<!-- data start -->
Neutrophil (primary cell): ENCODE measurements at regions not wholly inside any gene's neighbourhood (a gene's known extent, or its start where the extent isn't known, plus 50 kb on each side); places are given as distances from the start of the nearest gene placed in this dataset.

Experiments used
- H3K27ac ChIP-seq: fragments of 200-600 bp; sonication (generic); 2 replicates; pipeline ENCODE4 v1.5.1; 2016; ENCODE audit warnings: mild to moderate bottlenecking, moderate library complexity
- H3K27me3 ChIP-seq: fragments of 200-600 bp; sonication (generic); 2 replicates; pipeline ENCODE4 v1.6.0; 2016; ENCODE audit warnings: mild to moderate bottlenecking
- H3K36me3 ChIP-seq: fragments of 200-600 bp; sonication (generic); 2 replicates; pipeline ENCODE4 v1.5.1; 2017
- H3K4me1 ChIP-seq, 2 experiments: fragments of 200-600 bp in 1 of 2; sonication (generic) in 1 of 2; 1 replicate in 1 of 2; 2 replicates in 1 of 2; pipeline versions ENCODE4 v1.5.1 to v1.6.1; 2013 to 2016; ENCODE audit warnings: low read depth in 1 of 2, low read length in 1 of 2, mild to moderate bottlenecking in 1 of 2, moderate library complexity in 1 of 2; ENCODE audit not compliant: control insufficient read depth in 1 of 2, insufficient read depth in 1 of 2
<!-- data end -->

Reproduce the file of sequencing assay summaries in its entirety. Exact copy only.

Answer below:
Neutrophil (primary cell): ENCODE measurements at regions not wholly inside any gene's neighbourhood (a gene's known extent, or its start where the extent isn't known, plus 50 kb on each side); places are given as distances from the start of the nearest gene placed in this dataset.

Experiments used
- H3K27ac ChIP-seq: fragments of 200-600 bp; sonication (generic); 2 replicates; pipeline ENCODE4 v1.5.1; 2016; ENCODE audit warnings: mild to moderate bottlenecking, moderate library complexity
- H3K27me3 ChIP-seq: fragments of 200-600 bp; sonication (generic); 2 replicates; pipeline ENCODE4 v1.6.0; 2016; ENCODE audit warnings: mild to moderate bottlenecking
- H3K36me3 ChIP-seq: fragments of 200-600 bp; sonication (generic); 2 replicates; pipeline ENCODE4 v1.5.1; 2017
- H3K4me1 ChIP-seq, 2 experiments: fragments of 200-600 bp in 1 of 2; sonication (generic) in 1 of 2; 1 replicate in 1 of 2; 2 replicates in 1 of 2; pipeline versions ENCODE4 v1.5.1 to v1.6.1; 2013 to 2016; ENCODE audit warnings: low read depth in 1 of 2, low read length in 1 of 2, mild to moderate bottlenecking in 1 of 2, moderate library complexity in 1 of 2; ENCODE audit not compliant: control insufficient read depth in 1 of 2, insufficient read depth in 1 of 2